The player’s cap hit throughout the life of his contract depends on whether his incumbent team matches the offer sheet. If the incumbent team does match the offer sheet, he will remain with his team and his cap hit will be identical to the offer sheet values. If, on the other hand, the incumbent team does not match the offer sheet, the non-incumbent team will acquire the player and his cap hit will be the average of salaries provided for in the offer sheet. Table 2 below shows the cap hit of a Arenas RFA if his incumbent team does not matched the hypothetical max offer sheet shown in Table 1.

 Table 2. Arenas RFA – Cap Hit for an Unmatched Max Offer Sheet

Year Salary Raises Over Prior Year
2016-17 $15,110,885
2017-18 $15,110,885 0.0%
2018-19 $15,110,885 0.0%
2019-20 $15,110,885 0.0%
Total [6] $60,443,540  

It is also important to keep mind that the Gilbert Arenas Provision only applies to offer sheets by non-incumbent teams. An Arenas RFA can receive a “normal” contract for any amount up to the max with standard increases and decreases in salary so long as the contract is offered by his incumbent team.

And although teams with max cap space can sign their Arenas Free Agent to a contract as large as the rules allow, the incentive to do so is relatively low. For example, let’s say a team with more than max level cap space has an Arenas RFA whose play suggests he is worth a max contract. In the 2016 offseason, that team has little incentive to pay him more than $15,110,885 in year 1 because that is the absolute most he could get by signing an offer sheet with another team. Of course, there are risks to this approach. The first is that he will not sign the contract, holding out for a fair contract similar to what Tristan Thompson did early in 2015-16. The second risk is that the player will sign his qualifying offer, play for one year at an amount far less than his market value, and become an unrestricted free agent the following summer. The third risk is that the player will sign an offer sheet, requiring the incumbent team to match, thereby causing a huge raise in the player’s third year. This could severely affect the incumbent team’s ability to sign helpful player’s during that offseason. However, most, if not all, Arenas RFAs are playing under very small contracts and have very small qualifying offers. It would likely be very difficult for these players to pass up such large contracts, even if they are potentially leaving millions on the table.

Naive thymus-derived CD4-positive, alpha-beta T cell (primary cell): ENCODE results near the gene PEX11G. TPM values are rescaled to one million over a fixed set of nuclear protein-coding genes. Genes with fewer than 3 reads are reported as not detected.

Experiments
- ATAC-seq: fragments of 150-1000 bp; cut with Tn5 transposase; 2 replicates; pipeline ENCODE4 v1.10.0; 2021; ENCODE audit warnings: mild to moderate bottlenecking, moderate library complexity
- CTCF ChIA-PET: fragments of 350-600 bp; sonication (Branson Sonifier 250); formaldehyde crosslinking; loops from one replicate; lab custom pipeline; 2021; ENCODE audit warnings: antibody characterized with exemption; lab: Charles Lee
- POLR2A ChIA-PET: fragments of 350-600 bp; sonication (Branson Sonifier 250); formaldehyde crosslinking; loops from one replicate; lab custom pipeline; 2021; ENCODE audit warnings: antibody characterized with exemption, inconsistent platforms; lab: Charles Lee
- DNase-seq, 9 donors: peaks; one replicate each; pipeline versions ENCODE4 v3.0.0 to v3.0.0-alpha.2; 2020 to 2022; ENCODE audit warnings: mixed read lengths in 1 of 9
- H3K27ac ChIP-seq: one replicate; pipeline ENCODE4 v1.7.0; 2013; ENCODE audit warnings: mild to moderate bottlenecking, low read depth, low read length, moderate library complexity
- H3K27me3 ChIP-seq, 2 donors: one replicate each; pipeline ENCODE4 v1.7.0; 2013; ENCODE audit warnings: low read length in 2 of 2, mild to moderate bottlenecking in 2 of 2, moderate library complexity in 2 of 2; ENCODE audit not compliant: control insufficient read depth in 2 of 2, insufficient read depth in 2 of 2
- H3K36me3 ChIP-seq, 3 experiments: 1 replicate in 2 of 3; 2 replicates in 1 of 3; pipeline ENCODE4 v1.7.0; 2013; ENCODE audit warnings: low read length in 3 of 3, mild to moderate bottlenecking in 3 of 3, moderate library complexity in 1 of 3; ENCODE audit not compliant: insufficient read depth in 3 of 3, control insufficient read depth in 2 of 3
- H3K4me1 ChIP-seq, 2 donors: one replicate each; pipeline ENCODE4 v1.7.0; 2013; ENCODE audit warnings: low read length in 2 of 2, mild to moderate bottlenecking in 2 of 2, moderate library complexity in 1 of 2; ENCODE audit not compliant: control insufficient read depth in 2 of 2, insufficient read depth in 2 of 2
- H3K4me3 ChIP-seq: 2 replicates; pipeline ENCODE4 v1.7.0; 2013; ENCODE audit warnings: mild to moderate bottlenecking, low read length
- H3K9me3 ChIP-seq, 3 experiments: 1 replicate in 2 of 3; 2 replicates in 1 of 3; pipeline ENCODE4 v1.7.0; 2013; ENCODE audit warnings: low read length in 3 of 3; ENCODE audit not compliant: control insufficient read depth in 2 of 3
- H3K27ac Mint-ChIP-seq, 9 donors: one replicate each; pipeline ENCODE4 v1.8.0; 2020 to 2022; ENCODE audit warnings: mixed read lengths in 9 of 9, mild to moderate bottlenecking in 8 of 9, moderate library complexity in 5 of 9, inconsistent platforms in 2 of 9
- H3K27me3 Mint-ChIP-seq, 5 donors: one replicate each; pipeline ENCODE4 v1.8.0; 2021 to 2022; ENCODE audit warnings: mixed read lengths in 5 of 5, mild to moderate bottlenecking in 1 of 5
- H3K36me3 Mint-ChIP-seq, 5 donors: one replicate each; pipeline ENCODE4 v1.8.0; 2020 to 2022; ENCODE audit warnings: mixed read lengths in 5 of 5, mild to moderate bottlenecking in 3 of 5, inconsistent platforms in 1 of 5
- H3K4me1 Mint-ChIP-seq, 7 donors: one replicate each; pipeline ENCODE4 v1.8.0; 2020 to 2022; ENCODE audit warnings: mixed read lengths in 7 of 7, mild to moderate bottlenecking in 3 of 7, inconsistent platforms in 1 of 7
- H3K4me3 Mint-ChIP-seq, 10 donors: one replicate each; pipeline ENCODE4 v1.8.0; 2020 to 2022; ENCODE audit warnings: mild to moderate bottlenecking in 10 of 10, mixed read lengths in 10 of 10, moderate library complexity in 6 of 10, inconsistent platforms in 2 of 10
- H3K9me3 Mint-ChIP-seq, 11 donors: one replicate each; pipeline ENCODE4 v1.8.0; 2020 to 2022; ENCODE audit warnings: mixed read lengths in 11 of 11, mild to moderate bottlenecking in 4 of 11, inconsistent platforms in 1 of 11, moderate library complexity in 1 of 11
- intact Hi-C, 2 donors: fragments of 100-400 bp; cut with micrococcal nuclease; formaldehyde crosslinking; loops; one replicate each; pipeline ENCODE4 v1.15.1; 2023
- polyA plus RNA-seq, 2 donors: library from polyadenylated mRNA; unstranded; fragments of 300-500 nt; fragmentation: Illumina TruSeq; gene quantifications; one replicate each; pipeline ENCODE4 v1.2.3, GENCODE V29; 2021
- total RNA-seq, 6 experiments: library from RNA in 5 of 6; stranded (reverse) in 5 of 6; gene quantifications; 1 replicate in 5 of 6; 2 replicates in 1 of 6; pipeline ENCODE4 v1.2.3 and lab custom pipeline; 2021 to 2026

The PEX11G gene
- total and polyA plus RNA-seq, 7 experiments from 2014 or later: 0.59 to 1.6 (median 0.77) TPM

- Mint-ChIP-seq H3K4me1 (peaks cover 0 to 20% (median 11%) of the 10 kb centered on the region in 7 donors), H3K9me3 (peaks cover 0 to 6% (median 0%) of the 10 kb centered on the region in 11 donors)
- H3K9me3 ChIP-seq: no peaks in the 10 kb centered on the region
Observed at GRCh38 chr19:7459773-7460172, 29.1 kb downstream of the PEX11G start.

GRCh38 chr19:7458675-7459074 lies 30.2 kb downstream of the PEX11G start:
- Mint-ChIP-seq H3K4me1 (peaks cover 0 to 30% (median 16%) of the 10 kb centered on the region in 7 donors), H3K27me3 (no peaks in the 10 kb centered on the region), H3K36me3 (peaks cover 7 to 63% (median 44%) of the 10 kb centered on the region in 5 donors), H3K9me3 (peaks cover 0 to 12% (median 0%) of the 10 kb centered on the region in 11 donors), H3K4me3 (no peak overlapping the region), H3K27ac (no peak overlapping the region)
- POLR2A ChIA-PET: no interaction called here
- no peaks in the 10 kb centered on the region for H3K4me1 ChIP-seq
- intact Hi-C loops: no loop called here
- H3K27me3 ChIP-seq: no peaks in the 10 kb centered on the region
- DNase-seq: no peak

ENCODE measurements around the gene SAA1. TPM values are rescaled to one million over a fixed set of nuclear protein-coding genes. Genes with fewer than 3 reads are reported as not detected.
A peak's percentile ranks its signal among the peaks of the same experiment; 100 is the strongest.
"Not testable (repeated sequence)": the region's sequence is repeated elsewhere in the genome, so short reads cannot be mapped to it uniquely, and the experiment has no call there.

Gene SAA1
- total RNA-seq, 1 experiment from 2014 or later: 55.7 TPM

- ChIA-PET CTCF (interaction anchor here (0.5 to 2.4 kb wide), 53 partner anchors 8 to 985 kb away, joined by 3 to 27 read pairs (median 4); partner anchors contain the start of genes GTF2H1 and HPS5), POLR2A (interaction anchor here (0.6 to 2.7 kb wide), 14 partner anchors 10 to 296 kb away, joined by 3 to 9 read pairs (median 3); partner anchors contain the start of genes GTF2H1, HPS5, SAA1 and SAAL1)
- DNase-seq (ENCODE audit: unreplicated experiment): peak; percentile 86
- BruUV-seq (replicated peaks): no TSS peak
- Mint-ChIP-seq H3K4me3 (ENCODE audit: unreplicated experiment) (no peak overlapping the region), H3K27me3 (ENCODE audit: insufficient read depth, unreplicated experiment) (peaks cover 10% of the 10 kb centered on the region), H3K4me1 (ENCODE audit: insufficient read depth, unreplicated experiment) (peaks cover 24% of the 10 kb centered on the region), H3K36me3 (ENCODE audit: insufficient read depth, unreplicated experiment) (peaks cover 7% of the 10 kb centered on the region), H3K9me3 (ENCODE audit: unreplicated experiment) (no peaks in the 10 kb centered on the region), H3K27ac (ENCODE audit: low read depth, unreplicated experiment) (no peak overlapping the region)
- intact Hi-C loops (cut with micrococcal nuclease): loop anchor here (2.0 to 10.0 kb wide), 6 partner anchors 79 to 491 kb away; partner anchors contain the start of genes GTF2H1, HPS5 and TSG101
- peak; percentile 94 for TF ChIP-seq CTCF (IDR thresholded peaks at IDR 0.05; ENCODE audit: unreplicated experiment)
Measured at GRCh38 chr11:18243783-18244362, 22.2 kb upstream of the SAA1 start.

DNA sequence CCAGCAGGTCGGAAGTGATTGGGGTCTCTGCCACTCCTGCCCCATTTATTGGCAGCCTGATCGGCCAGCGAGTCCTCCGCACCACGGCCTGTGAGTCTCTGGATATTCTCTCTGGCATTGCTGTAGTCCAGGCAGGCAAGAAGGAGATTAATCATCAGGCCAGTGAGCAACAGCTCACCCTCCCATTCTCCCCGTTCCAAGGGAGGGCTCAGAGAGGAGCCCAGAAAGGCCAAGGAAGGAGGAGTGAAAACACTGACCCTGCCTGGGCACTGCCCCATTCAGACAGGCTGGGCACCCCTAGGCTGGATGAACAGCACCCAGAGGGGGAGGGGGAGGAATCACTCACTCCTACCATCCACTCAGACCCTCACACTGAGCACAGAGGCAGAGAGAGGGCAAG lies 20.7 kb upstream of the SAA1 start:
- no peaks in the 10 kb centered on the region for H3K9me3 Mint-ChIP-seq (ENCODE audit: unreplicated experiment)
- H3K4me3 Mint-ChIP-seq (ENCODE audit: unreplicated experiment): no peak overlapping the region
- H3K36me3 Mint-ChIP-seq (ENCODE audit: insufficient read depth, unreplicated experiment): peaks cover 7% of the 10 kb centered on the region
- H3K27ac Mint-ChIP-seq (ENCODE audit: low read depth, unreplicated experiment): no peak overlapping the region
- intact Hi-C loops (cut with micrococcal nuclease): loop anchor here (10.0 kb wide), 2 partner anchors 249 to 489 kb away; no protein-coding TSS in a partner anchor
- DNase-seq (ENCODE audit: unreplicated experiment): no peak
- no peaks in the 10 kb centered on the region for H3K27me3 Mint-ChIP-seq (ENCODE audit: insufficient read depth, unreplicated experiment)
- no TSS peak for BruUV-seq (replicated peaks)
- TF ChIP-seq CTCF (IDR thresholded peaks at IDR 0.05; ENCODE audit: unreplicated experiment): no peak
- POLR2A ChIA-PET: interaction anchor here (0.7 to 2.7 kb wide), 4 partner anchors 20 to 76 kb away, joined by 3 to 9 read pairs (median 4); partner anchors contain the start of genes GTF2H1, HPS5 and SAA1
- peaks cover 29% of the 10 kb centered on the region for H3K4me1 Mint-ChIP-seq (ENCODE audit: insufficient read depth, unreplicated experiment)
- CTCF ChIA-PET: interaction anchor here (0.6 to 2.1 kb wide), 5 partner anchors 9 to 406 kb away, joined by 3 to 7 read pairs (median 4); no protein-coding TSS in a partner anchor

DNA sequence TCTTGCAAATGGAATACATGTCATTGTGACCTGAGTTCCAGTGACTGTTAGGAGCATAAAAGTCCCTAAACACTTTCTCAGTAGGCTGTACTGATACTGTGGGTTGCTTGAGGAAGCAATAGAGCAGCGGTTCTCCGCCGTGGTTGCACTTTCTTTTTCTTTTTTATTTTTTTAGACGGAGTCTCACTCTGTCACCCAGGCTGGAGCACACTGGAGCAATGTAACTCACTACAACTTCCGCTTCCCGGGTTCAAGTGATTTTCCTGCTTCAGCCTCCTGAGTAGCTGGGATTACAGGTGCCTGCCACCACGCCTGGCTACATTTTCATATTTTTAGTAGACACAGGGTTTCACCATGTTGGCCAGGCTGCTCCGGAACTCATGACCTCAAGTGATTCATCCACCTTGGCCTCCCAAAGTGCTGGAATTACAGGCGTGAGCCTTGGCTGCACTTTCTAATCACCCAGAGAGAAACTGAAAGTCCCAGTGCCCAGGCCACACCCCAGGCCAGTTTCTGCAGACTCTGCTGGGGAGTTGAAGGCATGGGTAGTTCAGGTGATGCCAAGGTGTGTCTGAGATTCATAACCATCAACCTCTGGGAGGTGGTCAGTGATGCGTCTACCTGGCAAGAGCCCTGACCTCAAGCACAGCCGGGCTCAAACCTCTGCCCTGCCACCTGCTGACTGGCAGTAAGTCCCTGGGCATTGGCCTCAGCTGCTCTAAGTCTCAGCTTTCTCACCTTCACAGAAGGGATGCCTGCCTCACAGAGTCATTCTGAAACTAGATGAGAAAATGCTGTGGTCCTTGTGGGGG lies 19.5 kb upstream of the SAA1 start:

[1] The Early Bird Exception allows teams to sign their free agent for up to the greater of (i) to 175% of his prior salary or (ii) 104.5% of the average player salary. The Non-Bird Exception allows teams to sign their free agent for up to 120% of his prior salary.

[2] In addition to the rules that follow, the offer sheets must be fully guaranteed and may not contain any bonuses.

[3] All contract examples and salary amounts are based on a salary cap of $94,000,000.

[4] This amount is the Midlevel Exception for the 2016-17 season.

[5] This amount is third year of a 0-6 max contract based on 2016-17 max contract values

[6] This is different from the total in Table 1 due to rounding issues. In reality, the total amounts in both situations would be identical.